Amahuaca - Economy

Subsistence and Commercial Activities. Each hamlet is a self-sufficient horticultural community with only slightly less dependence on hunting. New hilltop plots are cleared each year in primary forest. Maize, the principle staple, is soaked and planted in holes dug with a broken bow stave. When the new plants appear, cuttings of sweet manioc are interplanted with palm-wood spades, and, just before the rains begin, banana shoots are sunk in deep holes. Minor crops include sweet potatoes, peanuts, yams, pijuayo (peach palms), and papaya in addition to cotton, tobacco, achiote and huito for pigments, gourds, barbasco for fish poison, arrow cane, ayahuasca, and several medicinal herbs. Little weeding is done. Palm hearts, nuts, seeds, small fruits, and fungi are gathered from the numerous trees of the forest. Maize is stored on the cob in granaries built on the same pattern as dwellings but with raised floors of split palm. The toasted kernels are ground to a fine flour in a palm-log trough mortar with a rocker pestle carved from a flat buttress root. The flour is eaten dry or boiled to make a thick soup, often with masticated flour added to sweeten it. Sweet bananas are eaten raw as they ripen, but plantain varieties are roasted or boiled. Manioc tubers are boiled as a vegetable and sometimes mashed to make a slightly fermented soup.

All game animals, including fish, are caught with palm-wood bows and cane arrows tipped with barbed or unbarbed bamboo blades or pijuayo points. The most abundant game are several species of monkeys, peccaries, deer, and tapir and several types of large rodents, anteaters, armadillos, turtles and their eggs, and large non-carrioneating birds. Hunters track game with dogs and sometimes use cane or palm-leaf blinds. Meat and fish are roasted and smoked on babracots. To gather honey, fruits, nuts and other materials from trees, Amahuaca use climbing rings of lianas around their ankles.

Industrial Arts. Steel axes and knives have replaced the traditional T-shaped axes and wooden sword clubs, but clam shells, bamboo, and rodent teeth are still used as cutting tools. With tumplines on their foreheads, women carry heavy loads in deep rectangular twilled baskets made of single-pinnate palm leaves. Oblong covered baskets made of split cane are used for storing men's craft materials. Clay from river banks is used to make undecorated vessels in various sizes and shapes. Coarse cotton skirts, hammocks, baby slings, and ditty bags are woven on backstrap looms. Wrist-and headbands, on the other hand, are woven of fine thread on bent-withe (Ucayali) looms. Men use benches made of two split balsa logs, whereas women sit on yarina palm-leaf mats. Rafts of balsa logs are sometimes used to descend rivers because canoes are virtually unusable on the Inuya headwaters. However, dugout cedarlog canoes are regularly used on the Purus, Sepahua, and Ucayali.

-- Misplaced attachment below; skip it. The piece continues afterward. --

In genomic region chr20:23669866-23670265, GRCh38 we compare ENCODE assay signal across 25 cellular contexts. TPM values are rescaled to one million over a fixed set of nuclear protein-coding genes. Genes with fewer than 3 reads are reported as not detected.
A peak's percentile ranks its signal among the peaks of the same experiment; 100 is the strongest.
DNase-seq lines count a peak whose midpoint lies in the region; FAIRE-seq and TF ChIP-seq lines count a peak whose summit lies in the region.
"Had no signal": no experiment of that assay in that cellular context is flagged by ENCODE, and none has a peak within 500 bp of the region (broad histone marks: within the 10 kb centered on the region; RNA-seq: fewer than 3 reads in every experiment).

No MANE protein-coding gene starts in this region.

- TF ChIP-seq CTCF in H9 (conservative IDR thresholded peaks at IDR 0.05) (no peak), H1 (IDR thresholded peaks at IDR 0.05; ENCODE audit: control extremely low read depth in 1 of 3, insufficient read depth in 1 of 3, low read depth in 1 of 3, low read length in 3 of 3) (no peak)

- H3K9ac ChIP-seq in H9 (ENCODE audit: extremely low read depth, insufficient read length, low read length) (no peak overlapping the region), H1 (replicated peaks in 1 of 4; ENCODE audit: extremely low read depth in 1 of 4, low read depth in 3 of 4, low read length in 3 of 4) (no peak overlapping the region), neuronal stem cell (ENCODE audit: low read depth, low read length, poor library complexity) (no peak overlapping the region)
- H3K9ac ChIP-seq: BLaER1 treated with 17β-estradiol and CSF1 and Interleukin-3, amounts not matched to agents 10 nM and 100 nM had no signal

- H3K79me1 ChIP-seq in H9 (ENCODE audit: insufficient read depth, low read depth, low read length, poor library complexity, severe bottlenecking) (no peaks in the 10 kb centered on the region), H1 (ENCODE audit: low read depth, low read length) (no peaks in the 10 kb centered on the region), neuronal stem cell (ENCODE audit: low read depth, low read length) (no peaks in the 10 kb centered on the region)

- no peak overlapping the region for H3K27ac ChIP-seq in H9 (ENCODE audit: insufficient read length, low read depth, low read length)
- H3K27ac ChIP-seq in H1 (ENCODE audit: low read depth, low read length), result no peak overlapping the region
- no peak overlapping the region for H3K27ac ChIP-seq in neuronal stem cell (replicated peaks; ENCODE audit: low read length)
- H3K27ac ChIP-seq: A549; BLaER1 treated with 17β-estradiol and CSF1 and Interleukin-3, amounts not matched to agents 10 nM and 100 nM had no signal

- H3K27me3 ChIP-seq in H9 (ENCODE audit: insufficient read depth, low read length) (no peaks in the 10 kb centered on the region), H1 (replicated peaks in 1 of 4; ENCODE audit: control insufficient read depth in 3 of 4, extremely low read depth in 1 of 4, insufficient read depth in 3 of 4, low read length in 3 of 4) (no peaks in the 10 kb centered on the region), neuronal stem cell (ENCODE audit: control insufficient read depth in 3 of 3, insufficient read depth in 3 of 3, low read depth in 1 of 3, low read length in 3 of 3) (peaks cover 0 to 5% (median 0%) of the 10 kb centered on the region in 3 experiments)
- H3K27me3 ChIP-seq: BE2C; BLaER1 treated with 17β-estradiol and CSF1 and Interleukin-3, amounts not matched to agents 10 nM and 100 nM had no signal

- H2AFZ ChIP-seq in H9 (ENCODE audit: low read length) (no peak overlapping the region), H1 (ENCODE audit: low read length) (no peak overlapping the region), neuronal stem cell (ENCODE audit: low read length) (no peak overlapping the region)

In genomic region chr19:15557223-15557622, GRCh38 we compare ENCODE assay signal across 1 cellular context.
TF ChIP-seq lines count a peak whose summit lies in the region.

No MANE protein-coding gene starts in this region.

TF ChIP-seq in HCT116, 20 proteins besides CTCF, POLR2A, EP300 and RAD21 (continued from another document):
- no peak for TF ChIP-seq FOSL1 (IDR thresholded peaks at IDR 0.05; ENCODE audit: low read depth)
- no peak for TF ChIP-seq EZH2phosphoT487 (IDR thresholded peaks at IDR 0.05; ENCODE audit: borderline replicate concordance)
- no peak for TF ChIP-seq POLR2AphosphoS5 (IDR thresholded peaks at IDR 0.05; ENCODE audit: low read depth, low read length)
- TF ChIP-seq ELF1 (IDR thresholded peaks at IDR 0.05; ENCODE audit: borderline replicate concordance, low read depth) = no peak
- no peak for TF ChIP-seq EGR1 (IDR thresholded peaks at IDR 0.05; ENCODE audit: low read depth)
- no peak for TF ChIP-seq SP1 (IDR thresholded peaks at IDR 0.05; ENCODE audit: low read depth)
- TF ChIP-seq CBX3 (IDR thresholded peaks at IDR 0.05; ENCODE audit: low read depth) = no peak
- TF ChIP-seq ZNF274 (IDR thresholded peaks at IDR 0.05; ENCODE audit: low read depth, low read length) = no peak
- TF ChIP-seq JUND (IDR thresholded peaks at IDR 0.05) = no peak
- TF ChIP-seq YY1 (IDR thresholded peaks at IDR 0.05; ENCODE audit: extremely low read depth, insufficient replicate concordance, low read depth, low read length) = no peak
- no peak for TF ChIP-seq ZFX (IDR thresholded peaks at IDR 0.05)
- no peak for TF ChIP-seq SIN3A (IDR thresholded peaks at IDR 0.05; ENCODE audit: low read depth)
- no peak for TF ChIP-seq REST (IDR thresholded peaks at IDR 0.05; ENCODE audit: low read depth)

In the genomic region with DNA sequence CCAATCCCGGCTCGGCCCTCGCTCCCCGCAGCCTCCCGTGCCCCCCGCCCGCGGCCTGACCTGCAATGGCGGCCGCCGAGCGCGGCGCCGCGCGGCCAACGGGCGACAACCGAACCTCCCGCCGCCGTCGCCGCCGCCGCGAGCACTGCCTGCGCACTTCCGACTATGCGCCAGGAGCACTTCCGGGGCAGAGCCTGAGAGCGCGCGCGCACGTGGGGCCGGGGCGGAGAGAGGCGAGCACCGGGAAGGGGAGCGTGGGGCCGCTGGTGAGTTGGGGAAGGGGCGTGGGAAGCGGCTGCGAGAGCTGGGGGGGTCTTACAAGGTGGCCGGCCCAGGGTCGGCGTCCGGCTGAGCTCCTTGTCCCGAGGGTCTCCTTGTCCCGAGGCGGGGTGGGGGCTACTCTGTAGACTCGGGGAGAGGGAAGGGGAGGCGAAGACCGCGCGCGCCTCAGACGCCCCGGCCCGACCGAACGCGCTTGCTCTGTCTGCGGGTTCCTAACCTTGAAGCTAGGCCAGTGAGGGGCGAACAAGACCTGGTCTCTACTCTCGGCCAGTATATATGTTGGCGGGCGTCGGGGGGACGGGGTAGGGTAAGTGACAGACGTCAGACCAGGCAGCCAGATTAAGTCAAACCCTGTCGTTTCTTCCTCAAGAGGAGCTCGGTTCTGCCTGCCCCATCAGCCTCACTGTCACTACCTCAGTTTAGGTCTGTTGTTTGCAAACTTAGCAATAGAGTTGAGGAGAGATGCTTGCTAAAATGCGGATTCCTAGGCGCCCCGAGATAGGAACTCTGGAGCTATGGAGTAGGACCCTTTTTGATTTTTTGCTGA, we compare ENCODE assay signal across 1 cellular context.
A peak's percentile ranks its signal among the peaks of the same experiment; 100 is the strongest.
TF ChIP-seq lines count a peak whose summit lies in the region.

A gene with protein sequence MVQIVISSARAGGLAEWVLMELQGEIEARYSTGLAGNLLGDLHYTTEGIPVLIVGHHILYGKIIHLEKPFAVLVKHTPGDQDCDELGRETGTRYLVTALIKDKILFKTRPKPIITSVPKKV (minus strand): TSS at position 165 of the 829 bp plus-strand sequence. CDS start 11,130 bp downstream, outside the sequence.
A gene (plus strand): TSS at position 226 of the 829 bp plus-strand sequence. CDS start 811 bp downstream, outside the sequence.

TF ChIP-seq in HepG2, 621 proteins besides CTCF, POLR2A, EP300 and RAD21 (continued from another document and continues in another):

Trade. Game is shared and surplus craft items are sometimes traded within a hamlet. Among people from separate groups, bows and arrows, skirts, food, and tobacco leaves may be exchanged to establish and reinforce friendly relations. No currency is used.

Division of Labor. With few exceptions, the work of men and women is strictly divided and complementary: men hunt and fish; cut and clear gardens; plant manioc, bananas, and tobacco; construct houses; and make telescope storage baskets, wooden tools, utensils, weapons, and benches. Women plant, harvest, and transport most of the crops; cut and fetch firewood; draw water; grind maize; butcher game; cook; and care for children. They also spin; weave; make pots, mats, and most of the baskets; and drill seeds for beads. Both men and women gather products from the forest. There are no specialists.

Land Tenure. The senior male of a local group is said to own the land, which is defended against incursions by outsiders with palm-spine caltrops. Garden plots are individually owned, but only while in cultivation. Fruit-bearing trees, however, continue to be owned by those who planted them. Any member of a settlement may hunt in any part of the surrounding region.

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